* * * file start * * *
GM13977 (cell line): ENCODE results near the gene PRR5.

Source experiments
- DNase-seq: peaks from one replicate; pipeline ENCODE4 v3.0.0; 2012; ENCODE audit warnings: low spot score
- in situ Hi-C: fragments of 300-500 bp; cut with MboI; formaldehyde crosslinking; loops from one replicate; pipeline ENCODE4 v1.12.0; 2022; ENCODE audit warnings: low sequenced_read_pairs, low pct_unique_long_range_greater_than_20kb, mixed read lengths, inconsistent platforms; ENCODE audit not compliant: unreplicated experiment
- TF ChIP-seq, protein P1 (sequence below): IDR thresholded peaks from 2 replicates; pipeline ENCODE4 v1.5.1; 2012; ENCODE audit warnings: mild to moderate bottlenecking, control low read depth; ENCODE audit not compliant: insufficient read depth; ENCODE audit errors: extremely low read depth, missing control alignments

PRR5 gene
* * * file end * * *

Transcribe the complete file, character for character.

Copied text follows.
GM13977 (cell line): ENCODE results near the gene PRR5.

Source experiments
- DNase-seq: peaks from one replicate; pipeline ENCODE4 v3.0.0; 2012; ENCODE audit warnings: low spot score
- in situ Hi-C: fragments of 300-500 bp; cut with MboI; formaldehyde crosslinking; loops from one replicate; pipeline ENCODE4 v1.12.0; 2022; ENCODE audit warnings: low sequenced_read_pairs, low pct_unique_long_range_greater_than_20kb, mixed read lengths, inconsistent platforms; ENCODE audit not compliant: unreplicated experiment
- TF ChIP-seq, protein P1 (sequence below): IDR thresholded peaks from 2 replicates; pipeline ENCODE4 v1.5.1; 2012; ENCODE audit warnings: mild to moderate bottlenecking, control low read depth; ENCODE audit not compliant: insufficient read depth; ENCODE audit errors: extremely low read depth, missing control alignments

PRR5 gene